After a couple of weeks, I happened to have a conversation at work about Max and one of my colleagues told me that she had heard that chewing gum could speed up recovery by strengthening the facial muscles. We were all keen to be doing something to help him feel better and see him smile and look like himself again, so mega-packs were bought. One evening about half way through his third week, he laughed at something and I was sure the affected side of his face moved a bit. After that I drove him mad trying to get him to smile and frown and within a week, incredibly, he was back to normal.
This was nearly two years ago now and we don’t know whether he got better because of the medication, the chewing gum or whether he would have recovered in the same time without either. What it has taught me though, is how difficult it can be to ‘do nothing’.”
What evidence do we have to guide treatment?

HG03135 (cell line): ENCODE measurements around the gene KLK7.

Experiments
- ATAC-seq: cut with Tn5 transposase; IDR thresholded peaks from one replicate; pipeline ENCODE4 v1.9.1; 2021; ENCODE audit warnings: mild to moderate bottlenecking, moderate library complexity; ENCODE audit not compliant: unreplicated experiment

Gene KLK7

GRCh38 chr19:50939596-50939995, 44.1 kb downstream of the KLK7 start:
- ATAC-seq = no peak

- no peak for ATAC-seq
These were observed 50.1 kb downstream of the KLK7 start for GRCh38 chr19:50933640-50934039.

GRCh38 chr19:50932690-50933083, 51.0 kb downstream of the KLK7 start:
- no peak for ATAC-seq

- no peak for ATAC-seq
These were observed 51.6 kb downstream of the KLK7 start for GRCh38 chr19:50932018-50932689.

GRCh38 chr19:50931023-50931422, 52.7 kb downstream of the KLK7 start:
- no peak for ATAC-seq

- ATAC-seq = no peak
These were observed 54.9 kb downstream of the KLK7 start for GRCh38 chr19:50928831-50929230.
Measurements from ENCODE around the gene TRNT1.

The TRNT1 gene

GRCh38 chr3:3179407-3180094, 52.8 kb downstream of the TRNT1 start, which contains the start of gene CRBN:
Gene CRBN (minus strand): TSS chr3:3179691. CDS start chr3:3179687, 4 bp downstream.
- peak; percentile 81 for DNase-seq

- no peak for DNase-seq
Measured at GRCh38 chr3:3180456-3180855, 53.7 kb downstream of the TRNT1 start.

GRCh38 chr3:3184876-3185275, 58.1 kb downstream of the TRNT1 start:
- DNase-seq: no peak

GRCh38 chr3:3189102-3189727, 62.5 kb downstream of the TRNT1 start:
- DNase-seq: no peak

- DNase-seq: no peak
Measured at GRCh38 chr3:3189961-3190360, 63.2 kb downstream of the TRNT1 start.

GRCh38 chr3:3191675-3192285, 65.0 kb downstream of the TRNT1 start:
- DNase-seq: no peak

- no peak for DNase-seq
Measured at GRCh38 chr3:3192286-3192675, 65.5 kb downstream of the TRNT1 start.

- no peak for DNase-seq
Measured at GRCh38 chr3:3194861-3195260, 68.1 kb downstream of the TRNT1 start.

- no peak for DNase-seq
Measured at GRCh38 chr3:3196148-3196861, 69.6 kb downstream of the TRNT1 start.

Antivirals and corticosteroids
A variety of treatments may be tried for Bell’s palsy but, as Olivia’s account shows, doctors and patients are having to work with a lot of uncertainty. The Cochrane Neuromuscular Group has again updated their review on the best available evidence on antiviral treatment for Bell’s palsy compared with other treatments or placebo (fake treatment) or combined with other treatments. As of September 2019, the review includes 14 trials with 2488 people. Key results are that:
- antivirals and corticosteroids combined may have little or no effect on rates of incomplete recovery compared to corticosteroids alone (low-certainty evidence)
- the combined treatment probably reduced the number of people left with long-term effects of Bell’s palsy compared with corticosteroids alone (moderate-certainty evidence)
- there is continued uncertainty about adverse events associated with these treatments for Bell’s palsy, from evidence assessed as very low-certainty
Another Cochrane Review found moderate- to high-certainty evidence that, compared with placebo (fake medicine) treatment with corticosteroids reduced the number of people who did not recover completely from Bell’s palsy. The authors calculated that ten people would need to be treated with corticosteroids to avoid one person not recovering completely.
They also found that the numbers of people experiencing side effects was probably similar with corticosteroids or placebo (moderate-certainty evidence).